Mentions: Insulin sensitivity and blood lipid concentrations are presented in Table 3 and Fig 3. No group differences were detected at baseline in any of the variables relating to insulin sensitivity or blood lipids (p>0.05). Training reduced fasting plasma insulin (F(1, 87) = 7.23; p = 0.01; ηp² = .08), whereas fasting plasma glucose was unchanged (p = 0.68), with no difference between groups. Notably, training reduced both plasma glucose area under the curve (AUC) (F(1, 86) = 17.36; p<0.001; ηp² = .17) and plasma insulin AUC (F(1, 86) = 25.71; p<0.001; ηp² = .23) during the OGTT, with no difference between groups (Fig 3C and 3D). An increase in insulin sensitivity was observed using both HOMA (F(1, 86) = 6.48; p = 0.013; ηp² = .07) and Matsuda (F(1, 86) = 14.18; p<0.001; ηp² = .14) indices of insulin sensitivity, with no difference between groups (Fig 3E). Training reduced fasting NEFA concentrations (F(1, 87) = 6.87; p = 0.01; ηp² = .07), whereas a trend for a reduction in fasting TG concentration was observed following training (F(1, 87) = 3.87; p = 0.052; ηp² = .04), with no difference between groups (Table 3). Total cholesterol (F(1, 87) = 14.54; p<0.001; ηp² = .14) and LDL-C (F(1, 87) = 10.72; p = 0.01; ηp² = .11) were also lower following training, whereas HDL-C concentrations were significantly increased (F(1, 87) = 5.61; p = 0.03; ηp² = .06), with no difference between groups (Table 3). Accordingly, the LDL-C to HDL-C ratio was reduced following training (F(1, 87) = 19.16; p<0.001; ηp² = .18), with no difference between groups (Table 3).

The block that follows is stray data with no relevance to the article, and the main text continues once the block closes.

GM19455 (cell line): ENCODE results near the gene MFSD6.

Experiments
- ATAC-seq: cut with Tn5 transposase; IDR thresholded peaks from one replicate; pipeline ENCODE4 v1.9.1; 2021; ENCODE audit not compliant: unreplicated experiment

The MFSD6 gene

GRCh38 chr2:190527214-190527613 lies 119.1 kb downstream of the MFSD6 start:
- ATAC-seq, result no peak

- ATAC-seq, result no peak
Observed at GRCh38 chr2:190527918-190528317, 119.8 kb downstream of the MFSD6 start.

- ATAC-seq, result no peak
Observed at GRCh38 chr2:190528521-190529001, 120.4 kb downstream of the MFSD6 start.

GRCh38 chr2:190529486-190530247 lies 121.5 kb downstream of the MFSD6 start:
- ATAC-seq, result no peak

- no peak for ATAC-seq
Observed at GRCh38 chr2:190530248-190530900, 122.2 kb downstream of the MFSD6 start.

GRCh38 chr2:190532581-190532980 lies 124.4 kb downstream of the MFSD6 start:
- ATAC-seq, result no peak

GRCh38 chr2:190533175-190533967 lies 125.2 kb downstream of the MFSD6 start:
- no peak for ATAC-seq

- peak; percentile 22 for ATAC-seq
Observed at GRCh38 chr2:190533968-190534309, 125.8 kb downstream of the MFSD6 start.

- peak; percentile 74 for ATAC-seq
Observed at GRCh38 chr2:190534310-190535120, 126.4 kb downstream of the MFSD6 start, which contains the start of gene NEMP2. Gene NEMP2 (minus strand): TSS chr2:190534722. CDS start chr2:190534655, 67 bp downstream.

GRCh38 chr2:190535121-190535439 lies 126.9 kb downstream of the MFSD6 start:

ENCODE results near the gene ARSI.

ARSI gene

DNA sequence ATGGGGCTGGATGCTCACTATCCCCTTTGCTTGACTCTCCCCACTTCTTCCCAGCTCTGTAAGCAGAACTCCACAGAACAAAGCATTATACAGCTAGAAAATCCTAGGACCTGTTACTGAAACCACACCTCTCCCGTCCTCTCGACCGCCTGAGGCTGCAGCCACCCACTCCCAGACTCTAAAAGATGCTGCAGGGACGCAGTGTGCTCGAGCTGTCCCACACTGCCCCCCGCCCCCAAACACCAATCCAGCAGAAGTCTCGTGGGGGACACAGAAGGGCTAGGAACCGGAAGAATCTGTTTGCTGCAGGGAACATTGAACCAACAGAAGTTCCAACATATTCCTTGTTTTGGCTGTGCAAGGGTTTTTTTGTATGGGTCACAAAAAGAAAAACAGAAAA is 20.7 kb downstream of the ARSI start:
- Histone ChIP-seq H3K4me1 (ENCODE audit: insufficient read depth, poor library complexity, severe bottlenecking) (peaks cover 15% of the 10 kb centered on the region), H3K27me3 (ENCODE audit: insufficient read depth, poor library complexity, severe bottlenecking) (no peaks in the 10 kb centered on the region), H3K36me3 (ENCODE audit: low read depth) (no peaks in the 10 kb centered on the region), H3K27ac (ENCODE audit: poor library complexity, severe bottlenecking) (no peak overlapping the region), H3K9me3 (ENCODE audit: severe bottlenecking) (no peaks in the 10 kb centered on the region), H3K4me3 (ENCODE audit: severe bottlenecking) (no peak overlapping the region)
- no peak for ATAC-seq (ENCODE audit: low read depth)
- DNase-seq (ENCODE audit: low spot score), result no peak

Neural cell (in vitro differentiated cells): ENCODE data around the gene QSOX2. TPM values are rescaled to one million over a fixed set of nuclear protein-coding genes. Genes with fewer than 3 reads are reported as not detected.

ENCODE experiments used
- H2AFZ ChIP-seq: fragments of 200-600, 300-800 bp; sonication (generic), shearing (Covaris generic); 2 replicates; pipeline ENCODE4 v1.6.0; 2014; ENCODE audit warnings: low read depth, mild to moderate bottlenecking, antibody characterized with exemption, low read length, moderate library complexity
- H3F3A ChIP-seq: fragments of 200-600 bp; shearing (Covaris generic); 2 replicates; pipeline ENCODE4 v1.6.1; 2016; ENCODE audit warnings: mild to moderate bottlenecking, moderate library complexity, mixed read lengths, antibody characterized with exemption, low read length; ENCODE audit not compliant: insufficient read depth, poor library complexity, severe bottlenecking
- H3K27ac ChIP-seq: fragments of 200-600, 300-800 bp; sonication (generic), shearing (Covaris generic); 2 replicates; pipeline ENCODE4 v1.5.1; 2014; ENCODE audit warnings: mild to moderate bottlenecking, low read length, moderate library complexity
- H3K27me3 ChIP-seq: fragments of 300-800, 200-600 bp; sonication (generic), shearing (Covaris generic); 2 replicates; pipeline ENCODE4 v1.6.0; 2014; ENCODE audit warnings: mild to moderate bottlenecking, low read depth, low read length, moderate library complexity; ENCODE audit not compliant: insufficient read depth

Low-Volume High-Intensity Interval Training in a Gym Setting Improves Cardio-Metabolic and Psychological Health.

Shepherd SO, Wilson OJ, Taylor AS, Thøgersen-Ntoumani C, Adlan AM, Wagenmakers AJ, Shaw CS - PLoS ONE (2015)

Oral glucose tolerance test responses.Plasma glucose (A) and insulin (B) concentrations during an oral glucose tolerance test, including corresponding total area under the curve (AUC, C and D, respectively) before and after HIT or MICT. Changes in insulin sensitivity as determined using the Matsuda insulin sensitivity index in response to HIT and MICT (E). Values are presented as means ± SD. *Main training effect (p<0.05). Values in parentheses represent the mean percentage change from pre-training.
© Copyright Policy
Related In: Results  -  Collection

License
Show All Figures
getmorefigures.php?uid=PMC4581708&req=5

pone.0139056.g003: Oral glucose tolerance test responses.Plasma glucose (A) and insulin (B) concentrations during an oral glucose tolerance test, including corresponding total area under the curve (AUC, C and D, respectively) before and after HIT or MICT. Changes in insulin sensitivity as determined using the Matsuda insulin sensitivity index in response to HIT and MICT (E). Values are presented as means ± SD. *Main training effect (p<0.05). Values in parentheses represent the mean percentage change from pre-training.